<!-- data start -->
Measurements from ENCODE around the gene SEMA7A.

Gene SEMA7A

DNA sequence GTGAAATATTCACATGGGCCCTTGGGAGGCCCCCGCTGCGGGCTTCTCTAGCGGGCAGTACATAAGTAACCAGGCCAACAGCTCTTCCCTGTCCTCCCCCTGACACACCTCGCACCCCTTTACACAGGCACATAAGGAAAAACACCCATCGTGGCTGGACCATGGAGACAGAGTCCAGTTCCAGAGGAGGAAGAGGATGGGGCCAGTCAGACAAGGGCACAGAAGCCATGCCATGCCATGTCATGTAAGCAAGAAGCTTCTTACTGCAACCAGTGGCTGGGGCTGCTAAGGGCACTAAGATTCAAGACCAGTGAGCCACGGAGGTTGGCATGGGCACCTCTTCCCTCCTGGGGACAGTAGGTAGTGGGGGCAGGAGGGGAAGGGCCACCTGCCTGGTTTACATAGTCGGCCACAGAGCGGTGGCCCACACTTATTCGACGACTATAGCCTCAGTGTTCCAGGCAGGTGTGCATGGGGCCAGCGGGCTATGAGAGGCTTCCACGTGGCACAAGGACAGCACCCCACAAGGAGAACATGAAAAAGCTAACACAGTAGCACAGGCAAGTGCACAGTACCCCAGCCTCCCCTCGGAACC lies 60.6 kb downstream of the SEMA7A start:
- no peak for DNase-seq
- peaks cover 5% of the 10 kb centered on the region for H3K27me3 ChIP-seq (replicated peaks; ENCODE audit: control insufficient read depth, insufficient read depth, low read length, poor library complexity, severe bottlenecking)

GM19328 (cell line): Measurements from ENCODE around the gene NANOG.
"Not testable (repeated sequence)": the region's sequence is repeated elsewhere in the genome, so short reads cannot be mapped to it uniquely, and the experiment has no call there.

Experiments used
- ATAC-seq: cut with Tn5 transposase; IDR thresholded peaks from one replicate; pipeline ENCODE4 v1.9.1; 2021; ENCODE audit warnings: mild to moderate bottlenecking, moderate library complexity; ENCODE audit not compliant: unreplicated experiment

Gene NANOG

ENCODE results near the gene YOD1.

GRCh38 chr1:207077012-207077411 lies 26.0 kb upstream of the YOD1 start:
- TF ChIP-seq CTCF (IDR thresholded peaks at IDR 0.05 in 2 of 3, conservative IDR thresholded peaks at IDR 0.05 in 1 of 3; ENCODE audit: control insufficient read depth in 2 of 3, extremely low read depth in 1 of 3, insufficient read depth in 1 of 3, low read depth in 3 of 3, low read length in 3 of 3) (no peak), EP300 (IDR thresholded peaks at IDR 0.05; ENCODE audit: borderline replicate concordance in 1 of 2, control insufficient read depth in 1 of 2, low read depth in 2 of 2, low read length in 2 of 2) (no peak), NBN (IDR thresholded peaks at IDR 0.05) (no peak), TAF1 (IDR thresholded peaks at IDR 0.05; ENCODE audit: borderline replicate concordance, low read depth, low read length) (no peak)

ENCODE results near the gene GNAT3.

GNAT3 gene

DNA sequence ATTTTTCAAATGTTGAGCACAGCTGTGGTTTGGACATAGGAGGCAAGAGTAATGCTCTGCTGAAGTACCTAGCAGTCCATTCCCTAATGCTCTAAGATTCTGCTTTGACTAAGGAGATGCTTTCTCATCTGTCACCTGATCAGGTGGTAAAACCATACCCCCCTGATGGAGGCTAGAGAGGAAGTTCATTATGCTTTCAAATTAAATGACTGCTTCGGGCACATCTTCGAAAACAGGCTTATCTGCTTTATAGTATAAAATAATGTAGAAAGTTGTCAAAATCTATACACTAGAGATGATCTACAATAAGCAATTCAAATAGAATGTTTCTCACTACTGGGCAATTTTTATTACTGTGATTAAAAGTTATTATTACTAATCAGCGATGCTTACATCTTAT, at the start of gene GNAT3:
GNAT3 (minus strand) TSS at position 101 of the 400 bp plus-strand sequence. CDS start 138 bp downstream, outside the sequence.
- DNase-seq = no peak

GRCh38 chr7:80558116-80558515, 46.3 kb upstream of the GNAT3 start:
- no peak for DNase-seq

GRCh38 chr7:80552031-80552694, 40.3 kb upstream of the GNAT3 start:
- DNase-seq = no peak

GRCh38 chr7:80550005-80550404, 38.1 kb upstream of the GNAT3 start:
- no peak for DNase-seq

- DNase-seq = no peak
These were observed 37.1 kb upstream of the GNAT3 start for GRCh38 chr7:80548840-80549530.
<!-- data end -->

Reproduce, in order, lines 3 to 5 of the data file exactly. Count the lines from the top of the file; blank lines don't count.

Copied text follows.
DNA sequence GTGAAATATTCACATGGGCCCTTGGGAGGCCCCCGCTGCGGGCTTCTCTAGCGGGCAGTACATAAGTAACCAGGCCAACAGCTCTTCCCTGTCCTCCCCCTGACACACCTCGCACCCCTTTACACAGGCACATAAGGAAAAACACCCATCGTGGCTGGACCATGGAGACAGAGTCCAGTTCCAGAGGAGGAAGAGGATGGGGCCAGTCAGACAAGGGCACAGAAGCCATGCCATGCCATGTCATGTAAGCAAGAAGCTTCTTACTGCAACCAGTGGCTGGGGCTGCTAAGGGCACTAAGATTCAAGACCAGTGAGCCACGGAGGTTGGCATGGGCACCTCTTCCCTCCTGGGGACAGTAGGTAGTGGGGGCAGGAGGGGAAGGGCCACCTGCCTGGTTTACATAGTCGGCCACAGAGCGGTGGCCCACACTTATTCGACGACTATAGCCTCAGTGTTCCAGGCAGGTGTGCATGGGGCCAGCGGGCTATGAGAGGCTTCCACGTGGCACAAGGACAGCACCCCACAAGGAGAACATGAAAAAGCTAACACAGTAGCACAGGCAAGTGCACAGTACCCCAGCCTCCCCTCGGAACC lies 60.6 kb downstream of the SEMA7A start:
- no peak for DNase-seq
- peaks cover 5% of the 10 kb centered on the region for H3K27me3 ChIP-seq (replicated peaks; ENCODE audit: control insufficient read depth, insufficient read depth, low read length, poor library complexity, severe bottlenecking)